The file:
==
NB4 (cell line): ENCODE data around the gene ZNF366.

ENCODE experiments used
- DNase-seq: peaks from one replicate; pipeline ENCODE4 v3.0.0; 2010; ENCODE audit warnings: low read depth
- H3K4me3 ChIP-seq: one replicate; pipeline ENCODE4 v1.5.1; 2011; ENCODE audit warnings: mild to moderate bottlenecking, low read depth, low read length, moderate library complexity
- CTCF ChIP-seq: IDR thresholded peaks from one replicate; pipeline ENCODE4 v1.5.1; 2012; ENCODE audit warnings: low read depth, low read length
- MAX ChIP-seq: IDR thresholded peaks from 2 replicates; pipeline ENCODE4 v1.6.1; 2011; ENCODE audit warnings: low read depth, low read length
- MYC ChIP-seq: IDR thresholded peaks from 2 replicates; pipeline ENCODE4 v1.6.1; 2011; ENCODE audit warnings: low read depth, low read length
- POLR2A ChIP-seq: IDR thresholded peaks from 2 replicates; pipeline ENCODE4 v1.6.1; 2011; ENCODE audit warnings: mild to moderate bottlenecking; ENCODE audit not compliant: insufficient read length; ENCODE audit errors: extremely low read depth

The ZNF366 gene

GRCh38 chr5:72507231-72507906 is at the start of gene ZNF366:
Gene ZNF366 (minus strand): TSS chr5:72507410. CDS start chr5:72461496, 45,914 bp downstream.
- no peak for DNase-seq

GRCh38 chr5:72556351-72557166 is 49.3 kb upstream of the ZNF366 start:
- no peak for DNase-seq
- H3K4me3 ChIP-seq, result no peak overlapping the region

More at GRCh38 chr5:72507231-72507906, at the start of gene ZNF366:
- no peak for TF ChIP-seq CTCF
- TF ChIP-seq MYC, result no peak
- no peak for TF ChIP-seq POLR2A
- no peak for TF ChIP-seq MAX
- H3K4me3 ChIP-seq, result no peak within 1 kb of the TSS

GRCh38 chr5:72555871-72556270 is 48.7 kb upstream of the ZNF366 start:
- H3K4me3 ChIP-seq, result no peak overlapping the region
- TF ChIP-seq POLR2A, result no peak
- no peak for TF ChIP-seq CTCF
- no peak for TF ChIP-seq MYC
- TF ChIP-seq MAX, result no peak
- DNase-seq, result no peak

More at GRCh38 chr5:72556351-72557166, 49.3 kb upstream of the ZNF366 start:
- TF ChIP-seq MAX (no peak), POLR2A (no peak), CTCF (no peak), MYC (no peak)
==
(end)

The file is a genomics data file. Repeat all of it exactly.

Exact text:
NB4 (cell line): ENCODE data around the gene ZNF366.

ENCODE experiments used
- DNase-seq: peaks from one replicate; pipeline ENCODE4 v3.0.0; 2010; ENCODE audit warnings: low read depth
- H3K4me3 ChIP-seq: one replicate; pipeline ENCODE4 v1.5.1; 2011; ENCODE audit warnings: mild to moderate bottlenecking, low read depth, low read length, moderate library complexity
- CTCF ChIP-seq: IDR thresholded peaks from one replicate; pipeline ENCODE4 v1.5.1; 2012; ENCODE audit warnings: low read depth, low read length
- MAX ChIP-seq: IDR thresholded peaks from 2 replicates; pipeline ENCODE4 v1.6.1; 2011; ENCODE audit warnings: low read depth, low read length
- MYC ChIP-seq: IDR thresholded peaks from 2 replicates; pipeline ENCODE4 v1.6.1; 2011; ENCODE audit warnings: low read depth, low read length
- POLR2A ChIP-seq: IDR thresholded peaks from 2 replicates; pipeline ENCODE4 v1.6.1; 2011; ENCODE audit warnings: mild to moderate bottlenecking; ENCODE audit not compliant: insufficient read length; ENCODE audit errors: extremely low read depth

The ZNF366 gene

GRCh38 chr5:72507231-72507906 is at the start of gene ZNF366:
Gene ZNF366 (minus strand): TSS chr5:72507410. CDS start chr5:72461496, 45,914 bp downstream.
- no peak for DNase-seq

GRCh38 chr5:72556351-72557166 is 49.3 kb upstream of the ZNF366 start:
- no peak for DNase-seq
- H3K4me3 ChIP-seq, result no peak overlapping the region

More at GRCh38 chr5:72507231-72507906, at the start of gene ZNF366:
- no peak for TF ChIP-seq CTCF
- TF ChIP-seq MYC, result no peak
- no peak for TF ChIP-seq POLR2A
- no peak for TF ChIP-seq MAX
- H3K4me3 ChIP-seq, result no peak within 1 kb of the TSS

GRCh38 chr5:72555871-72556270 is 48.7 kb upstream of the ZNF366 start:
- H3K4me3 ChIP-seq, result no peak overlapping the region
- TF ChIP-seq POLR2A, result no peak
- no peak for TF ChIP-seq CTCF
- no peak for TF ChIP-seq MYC
- TF ChIP-seq MAX, result no peak
- DNase-seq, result no peak

More at GRCh38 chr5:72556351-72557166, 49.3 kb upstream of the ZNF366 start:
- TF ChIP-seq MAX (no peak), POLR2A (no peak), CTCF (no peak), MYC (no peak)